Almost nine years…..

I have been writing blogs on food almost nine years. It will be nine years in June, In nine years we have been continually growing and finding new ways to save in your food budget. Tweeting and adding a new skill set. The most read blogs have been one where a did a rant about changing attitudes about food and one where I did “ two people, two weeks, sixty dollars or .73 a meal.


  1. Stick to basics
  2. avoid ready made foods….less money, less preservatives and chemicals
  3. efficiently scratch cook
  4. never pay full price. Seek the stores with the best prices. Here it is Fred Meyers and Winco. Remember you are going to the store to buy food, not to look at the displays or for your social hour. Go for the prices. If a store is crowded it just means that it is popular for a reason. Cleanliness would be an issue with me. A dirty store would be a deal breaker.
  5. Avoid junk food : buy better food for lowest prices
  6. Don’t buy fake food. Economy isn’t sustainable if you are feeling deprived and besides, real maple syrup just tastes better.
  7. simplify. Less ingredients make it more manageable to buy in bulk and save money. Buying diced tomatoes instead of three different kinds of canned tomatoes is less work and you can manipulate them to work in just about any recipe
  8. Take advantage of any coupons, yearly sales, and basket coupons to stretch your food dollars. Buy carefully so you don’t overbuy, but cover your needs before things can go bad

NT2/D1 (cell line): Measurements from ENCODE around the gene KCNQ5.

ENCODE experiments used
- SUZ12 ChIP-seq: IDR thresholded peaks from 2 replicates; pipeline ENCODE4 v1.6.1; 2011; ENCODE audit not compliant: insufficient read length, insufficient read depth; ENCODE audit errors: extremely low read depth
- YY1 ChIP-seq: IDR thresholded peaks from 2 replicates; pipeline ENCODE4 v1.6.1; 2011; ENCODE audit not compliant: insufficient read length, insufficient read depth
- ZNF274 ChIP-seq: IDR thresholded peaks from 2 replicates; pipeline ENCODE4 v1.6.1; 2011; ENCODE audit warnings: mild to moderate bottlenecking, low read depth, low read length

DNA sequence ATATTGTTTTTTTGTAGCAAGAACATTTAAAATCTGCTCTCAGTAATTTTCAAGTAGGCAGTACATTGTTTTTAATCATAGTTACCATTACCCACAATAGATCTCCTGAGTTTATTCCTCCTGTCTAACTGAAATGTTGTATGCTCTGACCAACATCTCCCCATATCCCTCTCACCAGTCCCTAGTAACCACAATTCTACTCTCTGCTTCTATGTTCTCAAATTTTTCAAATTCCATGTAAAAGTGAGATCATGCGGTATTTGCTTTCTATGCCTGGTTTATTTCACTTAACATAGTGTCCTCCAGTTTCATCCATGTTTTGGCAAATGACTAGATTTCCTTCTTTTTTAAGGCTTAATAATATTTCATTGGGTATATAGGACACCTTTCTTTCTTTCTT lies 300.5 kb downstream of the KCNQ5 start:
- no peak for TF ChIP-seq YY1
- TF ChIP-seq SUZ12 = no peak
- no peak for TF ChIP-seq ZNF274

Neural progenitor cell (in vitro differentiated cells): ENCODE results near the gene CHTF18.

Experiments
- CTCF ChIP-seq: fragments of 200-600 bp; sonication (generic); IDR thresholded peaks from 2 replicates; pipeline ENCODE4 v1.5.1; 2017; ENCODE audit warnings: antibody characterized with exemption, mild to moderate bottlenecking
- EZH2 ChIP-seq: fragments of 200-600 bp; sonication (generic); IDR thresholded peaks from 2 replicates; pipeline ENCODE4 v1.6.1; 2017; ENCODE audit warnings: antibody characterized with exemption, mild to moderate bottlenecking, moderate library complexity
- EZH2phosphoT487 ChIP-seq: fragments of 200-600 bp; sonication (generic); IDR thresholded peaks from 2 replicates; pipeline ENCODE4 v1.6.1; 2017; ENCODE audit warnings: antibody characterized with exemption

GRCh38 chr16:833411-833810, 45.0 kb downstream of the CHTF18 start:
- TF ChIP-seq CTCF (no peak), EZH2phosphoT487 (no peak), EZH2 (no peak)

9. buy fresh in season. The food will taste better and be less expensive.
  10. Buying things the closer to natural is better because it is usually cheaper and the less a product is handled, the less chance you have of contamination.
  11. batch cooking and making your own mixes saves time and money
  12. things like ibotta only work of the company gives you your rebates and they answer your e mails
  13. invest in countertop appliances that will save you time and money when you can. You buy them once and they save you money often. A hot dog maker is probably not a good investment, but a food processor or insta pot might be, you have to make a point to change your habits and embrace them, or they would be a waste of money. Besides the toaster and coffee pot, I use my insta pot, food processor and electric griddle more than any other appliance. My husband uses the microwave daily.
  14. know your prices. Not on everything, but rather, in the things you buy on a regular basis, my mother used to say, sime people could have a bargain get home and bite them in the bit and they wouldn’t see it. Don’t be that person.
  15. buy on bulk anything you use in a regular basis, most people have a list of about 15 things. Buy enough to get you to the next sale, most of the time that would be about four to six weeks. In other words, if you eat spaghetti once a week, you probably need to buy four to six jars of sauce. Most of the time I can get Classico for 1.50 on a buy 5. I like Classico because we use jars for storage and if you deduct the dollar a canning jar costs, the sauce is inexpensive. Or, better said, it is a win, win. Don’t overbuy. The best example of this is a extreme coupon episode where a lady bought a coat closet full of sprite because her daughter in law drank it. No matter how cheap she got it. It would go bad before it was used up.

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